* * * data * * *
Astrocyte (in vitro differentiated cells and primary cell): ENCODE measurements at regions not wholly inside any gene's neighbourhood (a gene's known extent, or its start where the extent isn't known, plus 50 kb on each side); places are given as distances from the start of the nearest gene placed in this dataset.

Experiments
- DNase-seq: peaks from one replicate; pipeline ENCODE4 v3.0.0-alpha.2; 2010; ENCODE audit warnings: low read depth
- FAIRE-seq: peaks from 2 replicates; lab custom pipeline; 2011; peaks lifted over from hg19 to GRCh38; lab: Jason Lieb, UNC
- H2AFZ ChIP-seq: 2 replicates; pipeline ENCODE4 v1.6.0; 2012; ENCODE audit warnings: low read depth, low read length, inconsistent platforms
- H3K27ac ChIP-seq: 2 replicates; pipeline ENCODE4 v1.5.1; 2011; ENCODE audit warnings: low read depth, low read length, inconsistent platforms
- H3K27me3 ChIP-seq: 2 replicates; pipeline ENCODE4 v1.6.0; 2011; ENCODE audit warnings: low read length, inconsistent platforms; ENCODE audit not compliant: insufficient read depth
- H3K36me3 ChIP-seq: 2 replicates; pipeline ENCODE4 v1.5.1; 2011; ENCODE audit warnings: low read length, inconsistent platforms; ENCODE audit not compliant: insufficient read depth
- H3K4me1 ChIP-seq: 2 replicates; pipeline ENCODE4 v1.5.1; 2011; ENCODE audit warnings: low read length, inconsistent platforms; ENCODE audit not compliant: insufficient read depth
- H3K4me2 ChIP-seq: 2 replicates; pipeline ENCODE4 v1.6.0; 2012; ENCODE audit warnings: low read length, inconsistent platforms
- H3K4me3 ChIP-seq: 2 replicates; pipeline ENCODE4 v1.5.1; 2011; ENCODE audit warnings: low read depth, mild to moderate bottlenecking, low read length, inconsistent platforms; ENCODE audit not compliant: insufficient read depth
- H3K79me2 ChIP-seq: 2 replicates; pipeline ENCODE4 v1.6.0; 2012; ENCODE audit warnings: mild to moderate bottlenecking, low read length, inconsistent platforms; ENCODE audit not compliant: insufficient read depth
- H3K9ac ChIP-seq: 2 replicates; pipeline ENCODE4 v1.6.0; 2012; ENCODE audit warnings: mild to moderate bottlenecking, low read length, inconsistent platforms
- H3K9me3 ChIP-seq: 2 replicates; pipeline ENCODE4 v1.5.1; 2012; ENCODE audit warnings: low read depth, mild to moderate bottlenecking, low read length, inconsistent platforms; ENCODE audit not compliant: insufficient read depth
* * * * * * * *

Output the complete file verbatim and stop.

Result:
Astrocyte (in vitro differentiated cells and primary cell): ENCODE measurements at regions not wholly inside any gene's neighbourhood (a gene's known extent, or its start where the extent isn't known, plus 50 kb on each side); places are given as distances from the start of the nearest gene placed in this dataset.

Experiments
- DNase-seq: peaks from one replicate; pipeline ENCODE4 v3.0.0-alpha.2; 2010; ENCODE audit warnings: low read depth
- FAIRE-seq: peaks from 2 replicates; lab custom pipeline; 2011; peaks lifted over from hg19 to GRCh38; lab: Jason Lieb, UNC
- H2AFZ ChIP-seq: 2 replicates; pipeline ENCODE4 v1.6.0; 2012; ENCODE audit warnings: low read depth, low read length, inconsistent platforms
- H3K27ac ChIP-seq: 2 replicates; pipeline ENCODE4 v1.5.1; 2011; ENCODE audit warnings: low read depth, low read length, inconsistent platforms
- H3K27me3 ChIP-seq: 2 replicates; pipeline ENCODE4 v1.6.0; 2011; ENCODE audit warnings: low read length, inconsistent platforms; ENCODE audit not compliant: insufficient read depth
- H3K36me3 ChIP-seq: 2 replicates; pipeline ENCODE4 v1.5.1; 2011; ENCODE audit warnings: low read length, inconsistent platforms; ENCODE audit not compliant: insufficient read depth
- H3K4me1 ChIP-seq: 2 replicates; pipeline ENCODE4 v1.5.1; 2011; ENCODE audit warnings: low read length, inconsistent platforms; ENCODE audit not compliant: insufficient read depth
- H3K4me2 ChIP-seq: 2 replicates; pipeline ENCODE4 v1.6.0; 2012; ENCODE audit warnings: low read length, inconsistent platforms
- H3K4me3 ChIP-seq: 2 replicates; pipeline ENCODE4 v1.5.1; 2011; ENCODE audit warnings: low read depth, mild to moderate bottlenecking, low read length, inconsistent platforms; ENCODE audit not compliant: insufficient read depth
- H3K79me2 ChIP-seq: 2 replicates; pipeline ENCODE4 v1.6.0; 2012; ENCODE audit warnings: mild to moderate bottlenecking, low read length, inconsistent platforms; ENCODE audit not compliant: insufficient read depth
- H3K9ac ChIP-seq: 2 replicates; pipeline ENCODE4 v1.6.0; 2012; ENCODE audit warnings: mild to moderate bottlenecking, low read length, inconsistent platforms
- H3K9me3 ChIP-seq: 2 replicates; pipeline ENCODE4 v1.5.1; 2012; ENCODE audit warnings: low read depth, mild to moderate bottlenecking, low read length, inconsistent platforms; ENCODE audit not compliant: insufficient read depth